September 07, 2017

The robot: a friend or risk?

Federal Minister for Transport, Innovation and Technology Jörg Leichtfried and President of the Austrian Council for Robotics Sabine Köszegi

Federal Minister for Transport, Innovation and Technology Jörg Leichtfried and President of the Austrian Council for Robotics Sabine Köszegi

A recently established Austrian Council for Robotics will be dealing with important technical questions of the future. With Sabine Köszegi as president and Andreas Kugi as an expert, two members of TU Wien on board.

A drill has no social skills and a toaster is far from being able to learn. The robots of tomorrow will hardly have anything in common with such primitive devices. Artificial Intelligence allows for completely new ways of cooperation between humans and machines; future robots will not only run programs, but they will be able to learn automatically.

What does this change mean for us? How does this change our working environment? How should society deal with such new technologies? Federal Minister for Transport, Innovation and Technology Jörg Leichtfried has now set up a council which will deal with such questions in the next four years. Prof. Sabine Köszegi from the Institute for Management Sciences of TU Wien is the president of this council.

Interview with the Robot Council Chairman Sabine Köszegi

TU Wien: Robots and Artificial Intelligence - these topics cause many fears. Can you understand that?

Sabine Köszegi: Yes, definitely. It is a fascinating research area which sometimes reminds us of science fiction. One of my favorite movies is "Blade Runner", which is about robots that are so human-like that they cannot be distinguished from humans any more. It is interesting to think about what that means for society.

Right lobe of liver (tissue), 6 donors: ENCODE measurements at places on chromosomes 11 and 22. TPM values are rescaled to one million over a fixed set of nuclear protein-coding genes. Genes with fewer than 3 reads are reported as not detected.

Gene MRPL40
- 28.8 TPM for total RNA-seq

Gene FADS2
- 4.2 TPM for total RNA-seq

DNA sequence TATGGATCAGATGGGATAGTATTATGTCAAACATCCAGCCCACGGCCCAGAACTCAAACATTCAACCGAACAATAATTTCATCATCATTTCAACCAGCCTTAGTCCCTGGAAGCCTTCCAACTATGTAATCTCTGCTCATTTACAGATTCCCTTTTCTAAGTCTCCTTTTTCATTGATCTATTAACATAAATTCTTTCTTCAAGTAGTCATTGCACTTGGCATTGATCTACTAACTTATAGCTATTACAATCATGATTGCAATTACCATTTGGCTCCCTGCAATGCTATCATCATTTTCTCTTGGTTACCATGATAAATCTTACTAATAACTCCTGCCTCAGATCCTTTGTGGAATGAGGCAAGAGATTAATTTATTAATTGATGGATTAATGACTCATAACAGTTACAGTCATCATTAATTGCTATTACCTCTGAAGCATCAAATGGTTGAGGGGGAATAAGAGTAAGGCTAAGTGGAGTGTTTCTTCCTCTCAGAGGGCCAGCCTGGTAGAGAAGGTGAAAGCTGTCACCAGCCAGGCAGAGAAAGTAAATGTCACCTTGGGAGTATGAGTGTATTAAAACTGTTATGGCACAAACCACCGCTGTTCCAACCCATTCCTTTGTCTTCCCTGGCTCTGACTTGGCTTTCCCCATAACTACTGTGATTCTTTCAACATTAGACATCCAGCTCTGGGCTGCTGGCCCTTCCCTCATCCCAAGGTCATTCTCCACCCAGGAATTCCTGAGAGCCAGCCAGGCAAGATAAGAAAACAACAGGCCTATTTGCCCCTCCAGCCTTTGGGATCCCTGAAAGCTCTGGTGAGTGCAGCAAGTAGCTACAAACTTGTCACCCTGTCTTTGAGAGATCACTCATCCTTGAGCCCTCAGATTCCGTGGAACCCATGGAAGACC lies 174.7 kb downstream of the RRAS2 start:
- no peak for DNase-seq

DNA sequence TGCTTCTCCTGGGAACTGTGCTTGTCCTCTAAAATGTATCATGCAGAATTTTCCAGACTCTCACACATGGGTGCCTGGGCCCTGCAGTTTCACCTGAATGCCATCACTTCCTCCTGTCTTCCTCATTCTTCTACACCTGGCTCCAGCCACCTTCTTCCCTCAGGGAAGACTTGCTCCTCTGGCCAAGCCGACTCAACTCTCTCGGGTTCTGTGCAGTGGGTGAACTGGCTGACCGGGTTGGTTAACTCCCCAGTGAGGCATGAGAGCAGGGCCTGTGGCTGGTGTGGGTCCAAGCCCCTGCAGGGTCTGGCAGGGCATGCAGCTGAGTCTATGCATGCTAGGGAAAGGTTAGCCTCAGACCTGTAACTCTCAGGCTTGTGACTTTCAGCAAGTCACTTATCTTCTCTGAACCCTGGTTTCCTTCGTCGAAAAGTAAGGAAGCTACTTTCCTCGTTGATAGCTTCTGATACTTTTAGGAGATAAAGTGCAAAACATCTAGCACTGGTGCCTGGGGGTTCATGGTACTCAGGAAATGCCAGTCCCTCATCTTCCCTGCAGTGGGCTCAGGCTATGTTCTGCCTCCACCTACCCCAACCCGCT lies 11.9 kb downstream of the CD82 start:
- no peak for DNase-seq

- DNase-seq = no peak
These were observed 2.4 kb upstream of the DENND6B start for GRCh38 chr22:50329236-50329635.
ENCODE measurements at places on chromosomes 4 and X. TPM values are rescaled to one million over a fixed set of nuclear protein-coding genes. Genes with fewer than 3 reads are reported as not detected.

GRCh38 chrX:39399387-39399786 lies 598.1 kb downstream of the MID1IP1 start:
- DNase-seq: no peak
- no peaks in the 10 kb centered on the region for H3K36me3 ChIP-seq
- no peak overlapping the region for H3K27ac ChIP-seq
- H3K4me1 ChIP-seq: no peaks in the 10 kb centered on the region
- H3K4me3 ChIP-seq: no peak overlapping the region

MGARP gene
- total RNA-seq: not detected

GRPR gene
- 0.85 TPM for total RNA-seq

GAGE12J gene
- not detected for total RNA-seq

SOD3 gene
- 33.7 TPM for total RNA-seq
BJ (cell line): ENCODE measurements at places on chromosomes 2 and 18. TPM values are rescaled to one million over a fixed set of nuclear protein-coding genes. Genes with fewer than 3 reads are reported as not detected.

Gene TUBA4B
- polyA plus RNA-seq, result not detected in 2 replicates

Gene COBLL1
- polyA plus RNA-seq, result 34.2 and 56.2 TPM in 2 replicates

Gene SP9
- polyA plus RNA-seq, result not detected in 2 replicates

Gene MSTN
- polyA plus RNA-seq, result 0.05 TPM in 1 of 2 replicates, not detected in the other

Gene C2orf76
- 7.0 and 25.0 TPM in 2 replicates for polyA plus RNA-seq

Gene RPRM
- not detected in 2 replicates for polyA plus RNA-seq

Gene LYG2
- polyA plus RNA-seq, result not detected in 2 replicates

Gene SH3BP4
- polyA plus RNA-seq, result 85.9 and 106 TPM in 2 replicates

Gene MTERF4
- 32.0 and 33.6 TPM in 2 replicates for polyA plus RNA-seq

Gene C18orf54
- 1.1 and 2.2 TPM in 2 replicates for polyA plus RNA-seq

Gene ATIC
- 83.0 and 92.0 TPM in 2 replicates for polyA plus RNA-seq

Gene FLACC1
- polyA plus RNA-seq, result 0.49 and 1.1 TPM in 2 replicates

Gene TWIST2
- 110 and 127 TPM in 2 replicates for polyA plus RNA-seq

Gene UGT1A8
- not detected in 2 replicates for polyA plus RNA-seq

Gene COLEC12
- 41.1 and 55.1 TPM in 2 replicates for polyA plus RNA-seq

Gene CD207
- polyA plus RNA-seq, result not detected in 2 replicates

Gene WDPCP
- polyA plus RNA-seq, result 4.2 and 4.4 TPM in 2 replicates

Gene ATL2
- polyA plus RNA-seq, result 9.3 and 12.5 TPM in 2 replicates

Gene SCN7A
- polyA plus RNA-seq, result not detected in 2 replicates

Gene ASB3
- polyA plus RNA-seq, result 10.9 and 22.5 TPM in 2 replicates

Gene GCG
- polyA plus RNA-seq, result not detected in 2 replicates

TU Wien: But when robots become extremely intelligent, it does not necessarily mean that they have to become human.

Sabine Köszegi: That's true, and that is also a highly discussed issue at the moment. The complementarity approach assumes that robots should not replace but support humans. In the future, they can increasingly undertake tasks that are too exhausting, too dangerous or too repetitive for people. Humans should thereby be able to concentrate on what they like or can do better than machines. But there are also other approaches. The Japanese robotist Hiroshi Ishiguro, for example, is working on humanoid robots with the aim of making them as human-like as possible.

TU Wien: What are the skills of this new generation of robots?

Sabine Köszegi: It is about setting up robots in a way that they are safe, predictable, and easy to use for humans. This also means that they need to acquire social skills and a high level of communication skills. Humans and machines will cooperate closely in the future and consequently the robot will take part in a wide range of workspaces.

TU Wien: Is this a paradigm shift - or merely the continuation of the technologization process that has lasted since the invention of the weaving loom?

Sabine Köszegi: No, this is already a disruptive element. We are actually at a point where a dramatic change is emerging. Machines capable of learning, not only following mechanically prescribed rules, but adapting  themselves to their environment and making autonomous decisions, this is something completely new. When we look at the smartphone and to what extent it is changing our society, we can only guess what the consequences will be when intelligent robots become commonplace in a variety of areas of our society. We are going to address these questions in the Robot Council.

TU Wien: Can this technological change be designed at all?

Sabine Köszegi: I think so. It is called "responsible robotics" - which does not mean to necessarily implement everything that is technically possible, but what is socially desirable. In areas, such as gene technology, a legal framework has been agreed upon, that means certain technical possibilities have been left unused. But, of course, the Robot Council does not just want to warn, but also to encourage: the question is where Austria can set its own priorities, and in which area our industry can have a leading role.

Prof. Sabine Köszegi is the head of the Department of Labor and Organization at the Institute of Management Sciences and Academic Director of the Professional MBA Entrepreneurship & Innovation. Beginning with October, she will also spend time at Aarhus University, taking part in the international research project "Integrative Social Robotics" (INSOR), which focuses on the socio-cultural and socio-economic aspects of robotics.


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